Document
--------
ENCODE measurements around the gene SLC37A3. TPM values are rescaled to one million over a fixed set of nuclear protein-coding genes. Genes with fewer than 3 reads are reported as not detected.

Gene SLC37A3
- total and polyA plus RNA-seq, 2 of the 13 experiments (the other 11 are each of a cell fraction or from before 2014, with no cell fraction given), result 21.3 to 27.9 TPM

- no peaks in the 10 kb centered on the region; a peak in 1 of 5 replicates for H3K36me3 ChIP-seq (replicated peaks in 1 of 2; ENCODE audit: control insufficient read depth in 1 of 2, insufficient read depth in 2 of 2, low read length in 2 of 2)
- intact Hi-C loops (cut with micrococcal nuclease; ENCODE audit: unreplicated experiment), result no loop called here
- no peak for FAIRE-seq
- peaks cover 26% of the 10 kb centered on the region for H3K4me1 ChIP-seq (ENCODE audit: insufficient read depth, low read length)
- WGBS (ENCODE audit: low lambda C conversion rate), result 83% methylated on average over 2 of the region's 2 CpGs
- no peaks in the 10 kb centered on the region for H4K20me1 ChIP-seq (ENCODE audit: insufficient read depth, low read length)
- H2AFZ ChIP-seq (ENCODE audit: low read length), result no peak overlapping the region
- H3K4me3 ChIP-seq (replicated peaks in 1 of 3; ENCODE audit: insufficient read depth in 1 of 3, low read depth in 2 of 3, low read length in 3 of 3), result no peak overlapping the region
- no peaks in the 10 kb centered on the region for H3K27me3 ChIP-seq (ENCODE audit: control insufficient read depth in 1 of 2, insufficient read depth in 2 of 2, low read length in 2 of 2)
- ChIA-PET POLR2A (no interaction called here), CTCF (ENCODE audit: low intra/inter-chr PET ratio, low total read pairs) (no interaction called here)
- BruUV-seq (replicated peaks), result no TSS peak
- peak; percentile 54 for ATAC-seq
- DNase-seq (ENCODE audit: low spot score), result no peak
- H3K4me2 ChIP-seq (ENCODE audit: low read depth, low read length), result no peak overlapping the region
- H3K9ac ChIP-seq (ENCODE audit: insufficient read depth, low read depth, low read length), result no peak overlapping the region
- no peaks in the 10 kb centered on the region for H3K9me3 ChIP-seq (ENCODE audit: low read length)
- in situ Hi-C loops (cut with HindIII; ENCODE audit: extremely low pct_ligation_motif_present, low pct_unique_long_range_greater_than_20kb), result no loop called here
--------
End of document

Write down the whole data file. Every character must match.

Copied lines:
ENCODE measurements around the gene SLC37A3. TPM values are rescaled to one million over a fixed set of nuclear protein-coding genes. Genes with fewer than 3 reads are reported as not detected.

Gene SLC37A3
- total and polyA plus RNA-seq, 2 of the 13 experiments (the other 11 are each of a cell fraction or from before 2014, with no cell fraction given), result 21.3 to 27.9 TPM

- no peaks in the 10 kb centered on the region; a peak in 1 of 5 replicates for H3K36me3 ChIP-seq (replicated peaks in 1 of 2; ENCODE audit: control insufficient read depth in 1 of 2, insufficient read depth in 2 of 2, low read length in 2 of 2)
- intact Hi-C loops (cut with micrococcal nuclease; ENCODE audit: unreplicated experiment), result no loop called here
- no peak for FAIRE-seq
- peaks cover 26% of the 10 kb centered on the region for H3K4me1 ChIP-seq (ENCODE audit: insufficient read depth, low read length)
- WGBS (ENCODE audit: low lambda C conversion rate), result 83% methylated on average over 2 of the region's 2 CpGs
- no peaks in the 10 kb centered on the region for H4K20me1 ChIP-seq (ENCODE audit: insufficient read depth, low read length)
- H2AFZ ChIP-seq (ENCODE audit: low read length), result no peak overlapping the region
- H3K4me3 ChIP-seq (replicated peaks in 1 of 3; ENCODE audit: insufficient read depth in 1 of 3, low read depth in 2 of 3, low read length in 3 of 3), result no peak overlapping the region
- no peaks in the 10 kb centered on the region for H3K27me3 ChIP-seq (ENCODE audit: control insufficient read depth in 1 of 2, insufficient read depth in 2 of 2, low read length in 2 of 2)
- ChIA-PET POLR2A (no interaction called here), CTCF (ENCODE audit: low intra/inter-chr PET ratio, low total read pairs) (no interaction called here)
- BruUV-seq (replicated peaks), result no TSS peak
- peak; percentile 54 for ATAC-seq
- DNase-seq (ENCODE audit: low spot score), result no peak
- H3K4me2 ChIP-seq (ENCODE audit: low read depth, low read length), result no peak overlapping the region
- H3K9ac ChIP-seq (ENCODE audit: insufficient read depth, low read depth, low read length), result no peak overlapping the region
- no peaks in the 10 kb centered on the region for H3K9me3 ChIP-seq (ENCODE audit: low read length)
- in situ Hi-C loops (cut with HindIII; ENCODE audit: extremely low pct_ligation_motif_present, low pct_unique_long_range_greater_than_20kb), result no loop called here